I have a serious sweet tooth. Ask anyone who knows me. Hell, ask my dentist. You’ll really get the dirt then. I love cakes, cookies, chocolate, ice cream, donuts…the list goes on. As a child, one of my favorite days of the year was Christmas cookie baking day. Because I got to eat raw cookie dough. Then condensed milk. Also lots of frosting. I would be sick half way through the day but I still wanted more. I’m going to talk about something else now, but don’t forget the mental image of me with frosting all over my nauseated face. Unlike the writers of Lost, I will explain this randomness shortly.

I was playing the fish game on my phone while waiting to be called back for a doctor’s appointment when an older woman, carrying a cane instead of using it, sat down next to me. She told me she’d just had hip replacement surgery two weeks before and was already done using her cane. She seemed pretty proud of herself. I figured it was just her feeling good about how quickly she was healing. Well, until she opened her mouth again. “I’m not disabled or anything, don’t worry. I’m healthy and active,” she said. A ripple of irritation spread through my body. Before I could collect my thoughts, she continued by telling me how she only took three of her oxycodone pills after surgery. “Did you know that more people died of opioid overdose last year in the U.S. than in the entire Vietnam War?” she asked. I raised my eyebrows and agreed that it was a tragedy and that opioids can be dangerous. “I just didn’t want to be one of those people,” she said with an air of superiority. If I had thought quickly enough, I would have said, “maybe those people wouldn’t be so numerous if judgmental assholes like you didn’t pretend to care about this issue when in reality you just want to distance yourself from those you deem unworthy.” Instead I seethed internally while she was called back for her check-up. She had hit a nerve.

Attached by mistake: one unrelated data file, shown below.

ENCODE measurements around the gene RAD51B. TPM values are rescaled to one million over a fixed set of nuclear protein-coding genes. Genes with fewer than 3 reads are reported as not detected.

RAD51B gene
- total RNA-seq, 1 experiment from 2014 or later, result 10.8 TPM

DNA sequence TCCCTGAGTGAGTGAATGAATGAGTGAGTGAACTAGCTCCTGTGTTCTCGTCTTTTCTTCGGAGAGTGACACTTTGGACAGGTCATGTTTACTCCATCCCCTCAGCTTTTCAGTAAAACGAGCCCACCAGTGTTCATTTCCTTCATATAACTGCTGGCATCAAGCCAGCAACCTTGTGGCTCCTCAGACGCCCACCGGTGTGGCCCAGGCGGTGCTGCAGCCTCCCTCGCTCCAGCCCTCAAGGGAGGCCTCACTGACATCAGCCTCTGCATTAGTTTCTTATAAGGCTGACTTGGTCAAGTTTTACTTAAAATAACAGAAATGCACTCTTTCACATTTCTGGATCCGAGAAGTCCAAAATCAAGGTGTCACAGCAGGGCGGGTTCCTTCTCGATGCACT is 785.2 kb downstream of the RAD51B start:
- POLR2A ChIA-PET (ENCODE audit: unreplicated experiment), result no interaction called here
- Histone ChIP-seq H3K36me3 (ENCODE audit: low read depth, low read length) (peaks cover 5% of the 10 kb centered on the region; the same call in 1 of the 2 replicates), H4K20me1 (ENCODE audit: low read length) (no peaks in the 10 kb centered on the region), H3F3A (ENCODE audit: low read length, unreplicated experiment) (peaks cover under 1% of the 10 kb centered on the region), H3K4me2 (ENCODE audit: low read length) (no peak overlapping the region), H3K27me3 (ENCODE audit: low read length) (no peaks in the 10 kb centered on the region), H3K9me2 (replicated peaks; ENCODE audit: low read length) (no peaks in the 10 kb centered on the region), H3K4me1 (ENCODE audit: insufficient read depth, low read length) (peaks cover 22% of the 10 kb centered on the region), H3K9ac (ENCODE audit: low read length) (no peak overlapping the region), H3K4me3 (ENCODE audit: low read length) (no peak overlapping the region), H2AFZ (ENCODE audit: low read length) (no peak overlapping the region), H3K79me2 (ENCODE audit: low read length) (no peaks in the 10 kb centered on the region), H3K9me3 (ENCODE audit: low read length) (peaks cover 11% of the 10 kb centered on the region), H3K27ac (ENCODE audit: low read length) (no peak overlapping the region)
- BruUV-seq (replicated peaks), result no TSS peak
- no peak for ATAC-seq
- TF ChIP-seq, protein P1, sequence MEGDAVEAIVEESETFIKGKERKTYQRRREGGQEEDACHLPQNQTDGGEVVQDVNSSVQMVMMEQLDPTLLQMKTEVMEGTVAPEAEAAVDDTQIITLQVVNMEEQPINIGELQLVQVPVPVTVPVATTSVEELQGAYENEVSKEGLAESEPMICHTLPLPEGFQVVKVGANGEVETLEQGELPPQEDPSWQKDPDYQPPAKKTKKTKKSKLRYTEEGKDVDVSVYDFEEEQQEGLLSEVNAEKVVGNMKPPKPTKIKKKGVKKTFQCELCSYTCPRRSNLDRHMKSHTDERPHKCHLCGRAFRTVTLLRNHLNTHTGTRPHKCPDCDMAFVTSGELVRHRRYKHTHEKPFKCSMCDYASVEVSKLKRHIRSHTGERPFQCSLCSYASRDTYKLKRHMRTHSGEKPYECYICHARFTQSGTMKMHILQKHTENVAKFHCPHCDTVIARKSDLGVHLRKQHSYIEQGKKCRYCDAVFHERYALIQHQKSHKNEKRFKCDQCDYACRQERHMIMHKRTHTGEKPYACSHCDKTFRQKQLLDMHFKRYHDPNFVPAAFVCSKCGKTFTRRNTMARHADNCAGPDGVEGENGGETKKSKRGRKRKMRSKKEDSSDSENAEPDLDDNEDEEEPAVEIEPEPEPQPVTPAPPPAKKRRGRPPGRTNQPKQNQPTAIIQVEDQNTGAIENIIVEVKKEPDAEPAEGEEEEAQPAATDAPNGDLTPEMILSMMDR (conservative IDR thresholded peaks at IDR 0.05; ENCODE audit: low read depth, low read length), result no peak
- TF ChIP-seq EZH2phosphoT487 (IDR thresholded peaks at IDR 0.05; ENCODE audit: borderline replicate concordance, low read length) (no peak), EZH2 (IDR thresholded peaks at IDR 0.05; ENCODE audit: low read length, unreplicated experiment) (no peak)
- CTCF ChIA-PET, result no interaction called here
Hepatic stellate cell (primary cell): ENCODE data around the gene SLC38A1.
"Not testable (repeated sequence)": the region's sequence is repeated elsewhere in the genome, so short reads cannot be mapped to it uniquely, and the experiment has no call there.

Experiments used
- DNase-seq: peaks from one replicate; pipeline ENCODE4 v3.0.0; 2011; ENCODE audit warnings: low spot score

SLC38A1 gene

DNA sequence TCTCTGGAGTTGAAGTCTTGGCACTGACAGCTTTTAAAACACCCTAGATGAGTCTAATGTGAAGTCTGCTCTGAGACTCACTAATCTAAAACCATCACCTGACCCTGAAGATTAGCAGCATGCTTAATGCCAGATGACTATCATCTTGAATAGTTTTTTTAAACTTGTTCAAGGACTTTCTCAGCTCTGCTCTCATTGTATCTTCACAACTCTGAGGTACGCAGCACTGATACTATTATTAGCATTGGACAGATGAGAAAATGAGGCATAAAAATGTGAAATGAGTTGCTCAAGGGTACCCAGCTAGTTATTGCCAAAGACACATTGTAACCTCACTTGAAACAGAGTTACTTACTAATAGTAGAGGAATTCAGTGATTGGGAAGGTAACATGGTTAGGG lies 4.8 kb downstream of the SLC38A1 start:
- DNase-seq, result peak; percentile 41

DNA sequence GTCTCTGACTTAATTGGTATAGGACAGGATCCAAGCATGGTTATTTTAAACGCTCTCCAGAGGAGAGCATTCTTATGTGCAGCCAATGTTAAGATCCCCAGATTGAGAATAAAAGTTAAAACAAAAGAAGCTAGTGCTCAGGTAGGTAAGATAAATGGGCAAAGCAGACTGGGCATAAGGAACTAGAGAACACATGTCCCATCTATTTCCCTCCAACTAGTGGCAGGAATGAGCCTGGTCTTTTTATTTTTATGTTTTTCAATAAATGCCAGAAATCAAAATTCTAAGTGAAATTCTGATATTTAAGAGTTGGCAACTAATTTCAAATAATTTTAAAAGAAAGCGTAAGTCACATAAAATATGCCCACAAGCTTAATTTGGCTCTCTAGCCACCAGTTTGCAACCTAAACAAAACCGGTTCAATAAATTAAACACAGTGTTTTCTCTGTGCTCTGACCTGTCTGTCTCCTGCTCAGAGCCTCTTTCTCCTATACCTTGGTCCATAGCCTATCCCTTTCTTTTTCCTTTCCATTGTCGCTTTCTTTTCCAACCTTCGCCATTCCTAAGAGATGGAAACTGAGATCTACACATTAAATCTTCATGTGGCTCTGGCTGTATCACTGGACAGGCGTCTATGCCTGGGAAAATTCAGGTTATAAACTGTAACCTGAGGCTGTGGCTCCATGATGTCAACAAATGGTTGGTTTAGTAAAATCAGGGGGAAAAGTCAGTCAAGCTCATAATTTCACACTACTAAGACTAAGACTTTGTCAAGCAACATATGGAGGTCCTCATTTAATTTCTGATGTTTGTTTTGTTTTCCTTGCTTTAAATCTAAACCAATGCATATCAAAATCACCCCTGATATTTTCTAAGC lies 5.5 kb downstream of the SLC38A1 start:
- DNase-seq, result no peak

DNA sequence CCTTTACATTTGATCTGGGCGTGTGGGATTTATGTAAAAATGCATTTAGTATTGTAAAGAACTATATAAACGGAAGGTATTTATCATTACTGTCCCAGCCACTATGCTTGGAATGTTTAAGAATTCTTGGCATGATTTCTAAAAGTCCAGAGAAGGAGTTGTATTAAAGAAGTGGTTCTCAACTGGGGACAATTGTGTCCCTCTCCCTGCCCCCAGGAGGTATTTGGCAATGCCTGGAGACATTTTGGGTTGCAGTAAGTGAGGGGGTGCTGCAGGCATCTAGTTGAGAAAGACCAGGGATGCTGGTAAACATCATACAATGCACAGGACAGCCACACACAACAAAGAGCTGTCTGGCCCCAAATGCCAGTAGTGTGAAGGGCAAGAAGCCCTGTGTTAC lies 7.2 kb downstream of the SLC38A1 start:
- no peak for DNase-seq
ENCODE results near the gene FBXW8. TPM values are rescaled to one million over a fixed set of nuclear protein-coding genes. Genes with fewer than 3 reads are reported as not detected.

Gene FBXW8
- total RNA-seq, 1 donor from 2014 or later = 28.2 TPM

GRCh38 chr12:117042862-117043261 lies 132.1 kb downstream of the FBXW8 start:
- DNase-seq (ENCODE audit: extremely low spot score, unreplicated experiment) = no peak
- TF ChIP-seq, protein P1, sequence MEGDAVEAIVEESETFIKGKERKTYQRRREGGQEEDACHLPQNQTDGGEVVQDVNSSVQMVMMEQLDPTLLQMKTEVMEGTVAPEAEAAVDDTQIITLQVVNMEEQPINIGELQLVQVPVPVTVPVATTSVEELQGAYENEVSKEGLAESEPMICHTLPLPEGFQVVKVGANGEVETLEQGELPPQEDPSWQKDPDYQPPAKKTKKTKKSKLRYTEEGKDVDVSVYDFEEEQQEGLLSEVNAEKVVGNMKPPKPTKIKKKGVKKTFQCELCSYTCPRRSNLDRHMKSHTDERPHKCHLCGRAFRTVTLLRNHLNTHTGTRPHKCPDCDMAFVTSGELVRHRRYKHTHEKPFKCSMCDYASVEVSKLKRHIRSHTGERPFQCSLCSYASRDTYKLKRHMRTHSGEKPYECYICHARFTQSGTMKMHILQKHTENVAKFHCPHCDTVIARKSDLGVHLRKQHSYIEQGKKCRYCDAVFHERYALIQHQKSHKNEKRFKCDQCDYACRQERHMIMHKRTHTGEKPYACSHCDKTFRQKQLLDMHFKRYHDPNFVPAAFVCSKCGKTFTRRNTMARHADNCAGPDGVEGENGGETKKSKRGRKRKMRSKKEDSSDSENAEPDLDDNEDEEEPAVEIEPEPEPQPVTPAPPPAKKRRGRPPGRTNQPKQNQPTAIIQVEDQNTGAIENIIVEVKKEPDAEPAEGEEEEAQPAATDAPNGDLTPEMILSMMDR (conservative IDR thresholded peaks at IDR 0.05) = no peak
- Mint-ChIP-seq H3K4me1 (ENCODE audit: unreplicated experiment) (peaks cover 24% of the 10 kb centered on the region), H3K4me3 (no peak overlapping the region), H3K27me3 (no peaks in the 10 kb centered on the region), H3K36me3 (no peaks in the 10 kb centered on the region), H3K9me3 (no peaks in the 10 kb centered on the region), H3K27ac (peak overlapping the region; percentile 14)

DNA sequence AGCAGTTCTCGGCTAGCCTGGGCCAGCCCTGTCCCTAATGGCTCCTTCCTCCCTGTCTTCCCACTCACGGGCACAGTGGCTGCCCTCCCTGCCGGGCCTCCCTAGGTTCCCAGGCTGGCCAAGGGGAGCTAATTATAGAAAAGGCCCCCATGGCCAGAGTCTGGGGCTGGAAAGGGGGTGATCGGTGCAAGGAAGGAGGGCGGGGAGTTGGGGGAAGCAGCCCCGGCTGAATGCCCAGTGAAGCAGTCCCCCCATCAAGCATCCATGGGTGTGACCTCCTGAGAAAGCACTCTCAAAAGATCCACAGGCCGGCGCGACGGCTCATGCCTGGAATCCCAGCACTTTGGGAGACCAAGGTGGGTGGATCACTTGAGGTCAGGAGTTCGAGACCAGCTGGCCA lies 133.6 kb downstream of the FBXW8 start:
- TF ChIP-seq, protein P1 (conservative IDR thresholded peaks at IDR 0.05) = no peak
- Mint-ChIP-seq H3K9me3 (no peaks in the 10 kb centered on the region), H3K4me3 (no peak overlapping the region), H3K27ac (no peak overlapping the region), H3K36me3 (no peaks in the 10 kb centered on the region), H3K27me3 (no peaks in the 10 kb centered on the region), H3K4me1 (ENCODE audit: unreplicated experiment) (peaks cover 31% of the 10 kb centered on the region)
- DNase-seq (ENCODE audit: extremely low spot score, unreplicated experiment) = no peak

I decided to see if her information was accurate. According to the CDC, about 130 Americans die daily from opioid overdose. That comes out to about 47,450 Americans per year. The U.S. National Archives list the total death toll for U.S. troops in the Vietnam War at 58,220. Last time I checked, 58,220 is more than 47,450. I was about to shake my head and move on to happier topics when I spotted another statistic. Apparently, the amount of chronic pain patients that misuse their opioid prescriptions is between 21 and 29%. That’s all? Only ¼ of all chronic pain patients misuse their opioids? What about the other ¾ who just want some semblance of a normal life?